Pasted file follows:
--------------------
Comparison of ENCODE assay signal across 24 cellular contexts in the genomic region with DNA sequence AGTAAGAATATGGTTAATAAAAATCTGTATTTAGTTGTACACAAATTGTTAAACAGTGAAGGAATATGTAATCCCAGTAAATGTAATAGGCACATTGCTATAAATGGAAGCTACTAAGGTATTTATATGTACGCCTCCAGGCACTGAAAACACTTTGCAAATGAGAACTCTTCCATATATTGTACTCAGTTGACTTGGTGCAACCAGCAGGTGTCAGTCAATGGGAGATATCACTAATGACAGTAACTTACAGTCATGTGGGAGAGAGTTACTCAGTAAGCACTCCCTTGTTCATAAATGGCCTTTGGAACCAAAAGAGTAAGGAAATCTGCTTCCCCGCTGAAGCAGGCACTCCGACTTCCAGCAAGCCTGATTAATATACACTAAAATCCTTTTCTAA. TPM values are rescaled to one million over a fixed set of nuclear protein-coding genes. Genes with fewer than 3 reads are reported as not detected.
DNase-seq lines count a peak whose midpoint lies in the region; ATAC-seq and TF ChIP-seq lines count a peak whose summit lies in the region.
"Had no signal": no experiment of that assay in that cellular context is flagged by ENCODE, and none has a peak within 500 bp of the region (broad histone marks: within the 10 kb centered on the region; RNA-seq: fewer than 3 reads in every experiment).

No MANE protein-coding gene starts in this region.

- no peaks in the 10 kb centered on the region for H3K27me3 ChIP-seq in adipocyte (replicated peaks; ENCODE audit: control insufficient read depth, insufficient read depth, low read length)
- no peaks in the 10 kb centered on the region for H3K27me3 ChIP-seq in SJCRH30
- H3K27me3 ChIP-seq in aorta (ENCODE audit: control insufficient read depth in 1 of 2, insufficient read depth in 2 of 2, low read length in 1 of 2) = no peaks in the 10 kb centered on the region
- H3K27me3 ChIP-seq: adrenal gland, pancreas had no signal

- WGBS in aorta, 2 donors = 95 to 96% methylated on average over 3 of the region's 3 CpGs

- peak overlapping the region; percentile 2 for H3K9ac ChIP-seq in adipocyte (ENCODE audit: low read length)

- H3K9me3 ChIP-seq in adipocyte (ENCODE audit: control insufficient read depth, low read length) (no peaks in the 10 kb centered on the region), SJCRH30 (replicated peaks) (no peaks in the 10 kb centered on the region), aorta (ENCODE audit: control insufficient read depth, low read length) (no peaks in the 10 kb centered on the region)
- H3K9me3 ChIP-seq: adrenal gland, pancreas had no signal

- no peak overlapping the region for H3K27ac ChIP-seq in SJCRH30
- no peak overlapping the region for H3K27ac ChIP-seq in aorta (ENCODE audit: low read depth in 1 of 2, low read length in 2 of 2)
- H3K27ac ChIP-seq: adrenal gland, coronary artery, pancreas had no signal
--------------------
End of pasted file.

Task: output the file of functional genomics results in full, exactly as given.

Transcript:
Comparison of ENCODE assay signal across 24 cellular contexts in the genomic region with DNA sequence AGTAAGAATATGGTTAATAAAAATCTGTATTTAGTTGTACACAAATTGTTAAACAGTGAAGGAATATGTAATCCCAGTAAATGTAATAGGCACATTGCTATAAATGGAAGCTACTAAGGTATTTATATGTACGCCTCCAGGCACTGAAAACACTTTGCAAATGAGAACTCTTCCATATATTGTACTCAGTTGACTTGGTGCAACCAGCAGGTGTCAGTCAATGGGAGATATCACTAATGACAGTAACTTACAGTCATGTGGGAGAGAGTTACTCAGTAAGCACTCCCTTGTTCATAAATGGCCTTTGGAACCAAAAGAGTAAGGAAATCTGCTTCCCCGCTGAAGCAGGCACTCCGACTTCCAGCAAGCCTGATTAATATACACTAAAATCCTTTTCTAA. TPM values are rescaled to one million over a fixed set of nuclear protein-coding genes. Genes with fewer than 3 reads are reported as not detected.
DNase-seq lines count a peak whose midpoint lies in the region; ATAC-seq and TF ChIP-seq lines count a peak whose summit lies in the region.
"Had no signal": no experiment of that assay in that cellular context is flagged by ENCODE, and none has a peak within 500 bp of the region (broad histone marks: within the 10 kb centered on the region; RNA-seq: fewer than 3 reads in every experiment).

No MANE protein-coding gene starts in this region.

- no peaks in the 10 kb centered on the region for H3K27me3 ChIP-seq in adipocyte (replicated peaks; ENCODE audit: control insufficient read depth, insufficient read depth, low read length)
- no peaks in the 10 kb centered on the region for H3K27me3 ChIP-seq in SJCRH30
- H3K27me3 ChIP-seq in aorta (ENCODE audit: control insufficient read depth in 1 of 2, insufficient read depth in 2 of 2, low read length in 1 of 2) = no peaks in the 10 kb centered on the region
- H3K27me3 ChIP-seq: adrenal gland, pancreas had no signal

- WGBS in aorta, 2 donors = 95 to 96% methylated on average over 3 of the region's 3 CpGs

- peak overlapping the region; percentile 2 for H3K9ac ChIP-seq in adipocyte (ENCODE audit: low read length)

- H3K9me3 ChIP-seq in adipocyte (ENCODE audit: control insufficient read depth, low read length) (no peaks in the 10 kb centered on the region), SJCRH30 (replicated peaks) (no peaks in the 10 kb centered on the region), aorta (ENCODE audit: control insufficient read depth, low read length) (no peaks in the 10 kb centered on the region)
- H3K9me3 ChIP-seq: adrenal gland, pancreas had no signal

- no peak overlapping the region for H3K27ac ChIP-seq in SJCRH30
- no peak overlapping the region for H3K27ac ChIP-seq in aorta (ENCODE audit: low read depth in 1 of 2, low read length in 2 of 2)
- H3K27ac ChIP-seq: adrenal gland, coronary artery, pancreas had no signal